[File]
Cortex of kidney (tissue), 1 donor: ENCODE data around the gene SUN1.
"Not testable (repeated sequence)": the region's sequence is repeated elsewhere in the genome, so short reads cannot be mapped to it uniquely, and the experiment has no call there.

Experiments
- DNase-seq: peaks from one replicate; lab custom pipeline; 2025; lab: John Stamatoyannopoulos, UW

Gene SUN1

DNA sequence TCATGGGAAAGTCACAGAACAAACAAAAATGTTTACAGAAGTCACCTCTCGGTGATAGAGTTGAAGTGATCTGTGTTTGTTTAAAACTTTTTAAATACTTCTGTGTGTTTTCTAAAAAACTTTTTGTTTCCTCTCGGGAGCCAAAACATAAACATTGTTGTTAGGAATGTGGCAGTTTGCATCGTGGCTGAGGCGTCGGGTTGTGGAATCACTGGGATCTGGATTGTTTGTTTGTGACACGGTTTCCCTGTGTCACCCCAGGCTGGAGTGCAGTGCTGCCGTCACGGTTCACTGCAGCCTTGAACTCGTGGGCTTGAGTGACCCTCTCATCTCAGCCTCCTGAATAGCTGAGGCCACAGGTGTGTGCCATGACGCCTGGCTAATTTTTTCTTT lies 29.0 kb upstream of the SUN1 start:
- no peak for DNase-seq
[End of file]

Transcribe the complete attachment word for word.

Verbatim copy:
Cortex of kidney (tissue), 1 donor: ENCODE data around the gene SUN1.
"Not testable (repeated sequence)": the region's sequence is repeated elsewhere in the genome, so short reads cannot be mapped to it uniquely, and the experiment has no call there.

Experiments
- DNase-seq: peaks from one replicate; lab custom pipeline; 2025; lab: John Stamatoyannopoulos, UW

Gene SUN1

DNA sequence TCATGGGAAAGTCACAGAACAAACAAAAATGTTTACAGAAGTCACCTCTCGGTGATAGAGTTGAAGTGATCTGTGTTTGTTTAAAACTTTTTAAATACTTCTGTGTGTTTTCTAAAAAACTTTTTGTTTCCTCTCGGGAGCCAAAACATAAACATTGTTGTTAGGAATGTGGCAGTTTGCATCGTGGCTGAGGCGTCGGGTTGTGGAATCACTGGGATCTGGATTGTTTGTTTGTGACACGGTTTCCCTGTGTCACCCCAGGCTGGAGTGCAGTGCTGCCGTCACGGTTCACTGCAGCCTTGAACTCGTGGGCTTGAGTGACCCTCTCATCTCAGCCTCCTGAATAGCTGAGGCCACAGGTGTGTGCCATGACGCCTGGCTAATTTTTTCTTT lies 29.0 kb upstream of the SUN1 start:
- no peak for DNase-seq